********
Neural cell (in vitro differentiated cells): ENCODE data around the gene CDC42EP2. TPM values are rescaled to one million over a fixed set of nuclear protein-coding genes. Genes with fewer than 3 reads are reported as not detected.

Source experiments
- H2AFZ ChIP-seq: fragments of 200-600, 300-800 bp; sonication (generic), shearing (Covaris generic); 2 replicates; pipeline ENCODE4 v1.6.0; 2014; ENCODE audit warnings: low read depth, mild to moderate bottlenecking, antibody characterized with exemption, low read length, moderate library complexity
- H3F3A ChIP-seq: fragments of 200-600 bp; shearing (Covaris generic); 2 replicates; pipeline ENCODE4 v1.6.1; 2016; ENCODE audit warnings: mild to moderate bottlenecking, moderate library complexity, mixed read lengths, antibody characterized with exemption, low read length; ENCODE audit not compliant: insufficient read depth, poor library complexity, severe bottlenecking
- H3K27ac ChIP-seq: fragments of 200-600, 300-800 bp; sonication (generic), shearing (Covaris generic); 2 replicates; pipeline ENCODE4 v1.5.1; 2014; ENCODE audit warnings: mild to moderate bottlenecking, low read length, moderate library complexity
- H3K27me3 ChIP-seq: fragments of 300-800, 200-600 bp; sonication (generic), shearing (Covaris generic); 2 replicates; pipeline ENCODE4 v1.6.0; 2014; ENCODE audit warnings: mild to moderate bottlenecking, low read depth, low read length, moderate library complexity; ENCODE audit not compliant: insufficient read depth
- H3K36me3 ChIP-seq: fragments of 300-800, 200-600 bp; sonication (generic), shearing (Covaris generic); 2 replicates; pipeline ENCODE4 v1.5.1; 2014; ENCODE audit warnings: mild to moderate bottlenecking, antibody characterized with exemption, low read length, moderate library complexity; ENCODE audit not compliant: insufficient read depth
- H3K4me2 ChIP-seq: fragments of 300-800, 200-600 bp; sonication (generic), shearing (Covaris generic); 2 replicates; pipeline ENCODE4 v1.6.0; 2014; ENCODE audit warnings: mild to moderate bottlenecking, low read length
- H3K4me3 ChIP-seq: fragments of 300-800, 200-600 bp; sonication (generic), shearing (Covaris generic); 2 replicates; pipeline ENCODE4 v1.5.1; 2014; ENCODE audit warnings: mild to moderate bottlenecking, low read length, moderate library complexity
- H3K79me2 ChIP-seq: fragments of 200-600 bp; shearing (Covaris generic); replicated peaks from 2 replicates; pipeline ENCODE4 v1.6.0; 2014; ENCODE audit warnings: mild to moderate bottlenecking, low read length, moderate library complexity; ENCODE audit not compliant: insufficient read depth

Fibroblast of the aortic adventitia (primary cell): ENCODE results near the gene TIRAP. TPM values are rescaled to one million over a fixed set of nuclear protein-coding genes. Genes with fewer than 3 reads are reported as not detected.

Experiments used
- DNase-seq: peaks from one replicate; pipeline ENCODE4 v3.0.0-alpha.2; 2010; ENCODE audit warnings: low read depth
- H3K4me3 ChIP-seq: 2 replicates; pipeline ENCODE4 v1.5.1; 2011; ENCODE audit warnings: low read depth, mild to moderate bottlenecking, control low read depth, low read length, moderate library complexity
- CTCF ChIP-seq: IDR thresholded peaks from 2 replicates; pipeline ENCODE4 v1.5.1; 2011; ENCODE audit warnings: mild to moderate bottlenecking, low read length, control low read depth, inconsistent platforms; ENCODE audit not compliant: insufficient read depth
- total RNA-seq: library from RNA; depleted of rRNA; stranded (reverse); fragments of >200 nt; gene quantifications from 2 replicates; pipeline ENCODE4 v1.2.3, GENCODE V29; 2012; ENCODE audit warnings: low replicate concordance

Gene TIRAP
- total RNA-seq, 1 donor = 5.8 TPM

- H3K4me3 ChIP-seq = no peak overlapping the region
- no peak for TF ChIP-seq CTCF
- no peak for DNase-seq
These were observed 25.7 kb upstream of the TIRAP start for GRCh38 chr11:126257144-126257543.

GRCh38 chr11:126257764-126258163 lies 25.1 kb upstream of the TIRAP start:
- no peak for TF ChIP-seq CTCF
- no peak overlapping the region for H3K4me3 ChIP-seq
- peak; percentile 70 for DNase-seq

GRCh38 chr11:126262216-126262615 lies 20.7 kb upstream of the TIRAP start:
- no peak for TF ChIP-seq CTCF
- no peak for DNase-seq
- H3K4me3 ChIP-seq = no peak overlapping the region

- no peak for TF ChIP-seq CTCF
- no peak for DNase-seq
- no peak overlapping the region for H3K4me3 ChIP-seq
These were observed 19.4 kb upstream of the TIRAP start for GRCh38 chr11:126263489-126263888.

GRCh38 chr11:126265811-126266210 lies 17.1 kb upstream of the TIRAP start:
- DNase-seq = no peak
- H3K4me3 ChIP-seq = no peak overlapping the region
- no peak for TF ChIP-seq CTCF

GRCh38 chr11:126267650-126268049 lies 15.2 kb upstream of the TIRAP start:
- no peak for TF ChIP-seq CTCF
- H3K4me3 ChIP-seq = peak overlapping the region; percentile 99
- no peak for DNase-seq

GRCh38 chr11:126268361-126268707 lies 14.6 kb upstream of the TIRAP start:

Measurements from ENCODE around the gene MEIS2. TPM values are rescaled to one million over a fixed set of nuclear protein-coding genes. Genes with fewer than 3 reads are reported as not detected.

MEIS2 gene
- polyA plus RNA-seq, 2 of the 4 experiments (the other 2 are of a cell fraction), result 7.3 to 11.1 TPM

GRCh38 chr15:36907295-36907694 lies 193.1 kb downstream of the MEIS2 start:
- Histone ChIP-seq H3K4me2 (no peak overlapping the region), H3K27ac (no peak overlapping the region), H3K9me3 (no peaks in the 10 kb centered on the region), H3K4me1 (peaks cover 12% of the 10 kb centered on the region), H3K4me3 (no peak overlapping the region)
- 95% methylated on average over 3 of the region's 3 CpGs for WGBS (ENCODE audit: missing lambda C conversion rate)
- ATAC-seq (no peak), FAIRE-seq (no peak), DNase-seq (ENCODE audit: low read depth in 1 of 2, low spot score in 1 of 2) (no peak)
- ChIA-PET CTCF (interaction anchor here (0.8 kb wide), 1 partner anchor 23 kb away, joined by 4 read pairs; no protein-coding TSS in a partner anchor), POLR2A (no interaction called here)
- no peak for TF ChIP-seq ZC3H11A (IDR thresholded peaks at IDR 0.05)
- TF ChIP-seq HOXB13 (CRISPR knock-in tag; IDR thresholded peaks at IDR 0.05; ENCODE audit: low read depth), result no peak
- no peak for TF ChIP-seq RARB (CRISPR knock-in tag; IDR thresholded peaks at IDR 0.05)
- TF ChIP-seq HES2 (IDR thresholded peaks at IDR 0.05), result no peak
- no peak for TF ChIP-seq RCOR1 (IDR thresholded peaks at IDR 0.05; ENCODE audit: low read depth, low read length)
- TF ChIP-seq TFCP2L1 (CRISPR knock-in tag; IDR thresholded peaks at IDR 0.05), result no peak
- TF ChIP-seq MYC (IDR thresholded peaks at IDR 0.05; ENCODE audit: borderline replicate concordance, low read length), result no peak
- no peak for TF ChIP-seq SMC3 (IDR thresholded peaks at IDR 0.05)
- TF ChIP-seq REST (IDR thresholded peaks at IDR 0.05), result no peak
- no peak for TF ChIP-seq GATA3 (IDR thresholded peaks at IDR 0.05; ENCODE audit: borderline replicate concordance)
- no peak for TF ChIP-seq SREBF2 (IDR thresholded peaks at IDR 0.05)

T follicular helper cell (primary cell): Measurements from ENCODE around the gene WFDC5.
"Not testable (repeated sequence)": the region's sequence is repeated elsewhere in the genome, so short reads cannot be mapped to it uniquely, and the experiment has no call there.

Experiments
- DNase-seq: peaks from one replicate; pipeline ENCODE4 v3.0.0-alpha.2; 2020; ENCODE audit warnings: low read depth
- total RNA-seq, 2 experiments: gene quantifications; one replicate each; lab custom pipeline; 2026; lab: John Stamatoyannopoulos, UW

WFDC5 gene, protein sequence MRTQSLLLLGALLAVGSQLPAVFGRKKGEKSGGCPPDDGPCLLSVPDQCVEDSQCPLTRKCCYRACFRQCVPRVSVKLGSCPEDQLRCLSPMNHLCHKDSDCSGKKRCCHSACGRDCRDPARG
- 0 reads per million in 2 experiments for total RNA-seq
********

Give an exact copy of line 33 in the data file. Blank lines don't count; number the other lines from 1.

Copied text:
- no peak overlapping the region for H3K4me3 ChIP-seq